In 1986, in the aftermath of the Chernobyl disaster, the people of the small Black Forest town of Schoenau decided that it was time to take matters into their own hands and take action for a safer future.
In 1997, this citizen's movement culminated in taking back the grid for their community from the conventional utility. A first of its kind initiative in Germany, it was a David and Goliath fight against the massive nuclear and conventional utility lobbies, and when David--that is, Schoenau--won, the town inspired the nation.
The following year, in 1998, electricity was deregulated, and the new local utility of Schoenau (EWS) chose to sell almost exclusively renewable energy to its local electricity customers. The year after, regulations made it possible for EWS to sell its clean electricity to citizens throughout Germany.
Schoenau, with a population of 2382 (December 31, 2010), has become a net exporter of clean energy. EWS has 130,000 customers and has a supply of 95% renewable electricity sources and 5% combined heat and power (CHP) plants, which are the most efficient natural gas plants. The utility has additionally subsidized 1200 renewable energy equipment units for its customers and provides training workshops for people interested in learning more about advancing renewable energy. Schoenau has been a model for Germany, where many local, renewable energy based utilities have now been established.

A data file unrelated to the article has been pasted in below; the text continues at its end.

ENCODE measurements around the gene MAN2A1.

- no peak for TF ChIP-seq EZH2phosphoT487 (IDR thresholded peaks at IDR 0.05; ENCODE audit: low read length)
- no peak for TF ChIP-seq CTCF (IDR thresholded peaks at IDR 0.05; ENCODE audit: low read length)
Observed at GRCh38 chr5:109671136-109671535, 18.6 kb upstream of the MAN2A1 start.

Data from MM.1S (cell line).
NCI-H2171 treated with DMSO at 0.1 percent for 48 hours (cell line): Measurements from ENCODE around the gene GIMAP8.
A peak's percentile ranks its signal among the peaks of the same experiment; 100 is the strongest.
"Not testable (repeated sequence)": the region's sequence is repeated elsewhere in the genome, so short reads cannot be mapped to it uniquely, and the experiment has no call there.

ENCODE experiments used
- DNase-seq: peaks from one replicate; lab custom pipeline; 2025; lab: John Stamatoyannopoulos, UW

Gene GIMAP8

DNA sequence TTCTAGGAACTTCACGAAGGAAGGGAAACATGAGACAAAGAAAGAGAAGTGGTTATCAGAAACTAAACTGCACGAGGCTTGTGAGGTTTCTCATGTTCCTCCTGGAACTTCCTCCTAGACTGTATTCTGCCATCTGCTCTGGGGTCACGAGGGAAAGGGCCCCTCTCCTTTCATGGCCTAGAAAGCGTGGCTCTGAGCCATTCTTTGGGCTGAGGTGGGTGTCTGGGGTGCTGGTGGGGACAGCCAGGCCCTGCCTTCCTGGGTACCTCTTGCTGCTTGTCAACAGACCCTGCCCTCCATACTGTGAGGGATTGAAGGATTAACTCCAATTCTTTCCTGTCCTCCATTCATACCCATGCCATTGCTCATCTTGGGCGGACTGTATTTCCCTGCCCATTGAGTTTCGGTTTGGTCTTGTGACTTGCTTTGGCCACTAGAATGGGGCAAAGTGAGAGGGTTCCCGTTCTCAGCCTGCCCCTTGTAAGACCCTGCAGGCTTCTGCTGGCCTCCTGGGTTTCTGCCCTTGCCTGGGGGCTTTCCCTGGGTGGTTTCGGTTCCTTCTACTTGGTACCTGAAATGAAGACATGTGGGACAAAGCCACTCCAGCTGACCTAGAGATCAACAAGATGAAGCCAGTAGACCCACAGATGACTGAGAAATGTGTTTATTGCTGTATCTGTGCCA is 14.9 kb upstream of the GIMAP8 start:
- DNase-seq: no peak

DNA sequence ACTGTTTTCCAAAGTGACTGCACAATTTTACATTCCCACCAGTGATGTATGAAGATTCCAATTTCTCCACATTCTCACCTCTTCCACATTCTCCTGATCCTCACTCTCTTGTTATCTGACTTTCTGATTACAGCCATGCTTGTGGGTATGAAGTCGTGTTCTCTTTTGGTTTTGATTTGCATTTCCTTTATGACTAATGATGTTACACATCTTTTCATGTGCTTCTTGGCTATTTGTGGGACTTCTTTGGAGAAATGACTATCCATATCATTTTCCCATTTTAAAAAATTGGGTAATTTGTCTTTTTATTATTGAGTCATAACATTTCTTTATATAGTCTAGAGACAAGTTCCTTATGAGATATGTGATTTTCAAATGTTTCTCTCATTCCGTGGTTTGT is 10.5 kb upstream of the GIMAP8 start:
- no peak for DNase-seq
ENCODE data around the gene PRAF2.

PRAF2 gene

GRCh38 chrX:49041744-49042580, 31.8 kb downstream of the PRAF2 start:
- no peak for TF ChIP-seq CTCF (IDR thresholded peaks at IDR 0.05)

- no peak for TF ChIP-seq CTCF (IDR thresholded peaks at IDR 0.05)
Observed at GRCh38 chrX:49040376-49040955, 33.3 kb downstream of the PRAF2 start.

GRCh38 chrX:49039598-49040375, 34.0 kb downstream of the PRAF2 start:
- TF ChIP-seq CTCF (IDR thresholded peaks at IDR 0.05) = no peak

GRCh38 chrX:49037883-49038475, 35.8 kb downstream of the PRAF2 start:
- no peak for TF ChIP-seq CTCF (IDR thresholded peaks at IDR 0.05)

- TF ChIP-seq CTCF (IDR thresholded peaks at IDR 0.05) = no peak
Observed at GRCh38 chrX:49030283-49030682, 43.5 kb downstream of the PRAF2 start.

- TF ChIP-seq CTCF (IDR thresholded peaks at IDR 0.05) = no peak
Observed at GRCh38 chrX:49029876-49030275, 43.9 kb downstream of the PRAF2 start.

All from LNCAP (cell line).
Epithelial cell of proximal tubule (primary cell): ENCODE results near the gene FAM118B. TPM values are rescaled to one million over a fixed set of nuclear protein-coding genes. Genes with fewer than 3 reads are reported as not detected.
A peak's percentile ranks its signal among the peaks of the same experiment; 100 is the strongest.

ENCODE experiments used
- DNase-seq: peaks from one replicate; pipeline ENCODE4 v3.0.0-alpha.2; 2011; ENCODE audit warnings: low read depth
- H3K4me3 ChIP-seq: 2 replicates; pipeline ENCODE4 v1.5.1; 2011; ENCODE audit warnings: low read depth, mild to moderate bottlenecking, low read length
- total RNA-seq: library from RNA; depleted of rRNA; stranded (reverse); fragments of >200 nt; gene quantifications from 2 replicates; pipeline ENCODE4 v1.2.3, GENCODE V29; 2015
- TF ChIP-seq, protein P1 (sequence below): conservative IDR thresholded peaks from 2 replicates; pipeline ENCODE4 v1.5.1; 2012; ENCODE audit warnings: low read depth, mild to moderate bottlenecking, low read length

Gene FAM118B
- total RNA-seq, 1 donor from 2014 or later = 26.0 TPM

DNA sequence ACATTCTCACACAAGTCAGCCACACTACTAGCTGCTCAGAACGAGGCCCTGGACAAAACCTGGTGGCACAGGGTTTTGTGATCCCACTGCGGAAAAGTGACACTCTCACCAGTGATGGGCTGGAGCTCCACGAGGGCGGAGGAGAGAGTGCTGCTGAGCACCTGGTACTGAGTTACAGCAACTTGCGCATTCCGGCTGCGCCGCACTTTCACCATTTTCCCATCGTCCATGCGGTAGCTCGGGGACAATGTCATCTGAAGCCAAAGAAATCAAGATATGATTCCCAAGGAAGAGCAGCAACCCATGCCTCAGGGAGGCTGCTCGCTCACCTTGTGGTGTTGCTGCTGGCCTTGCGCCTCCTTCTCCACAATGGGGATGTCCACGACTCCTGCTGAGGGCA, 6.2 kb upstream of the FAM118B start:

One of the Founders of EWS, Ursula Sladek, received The Goldman Environmental Prize, 2011 [read more]
Ursula Sladek, presented President Obama: 100 Good Reasons Against Nuclear Power [Read]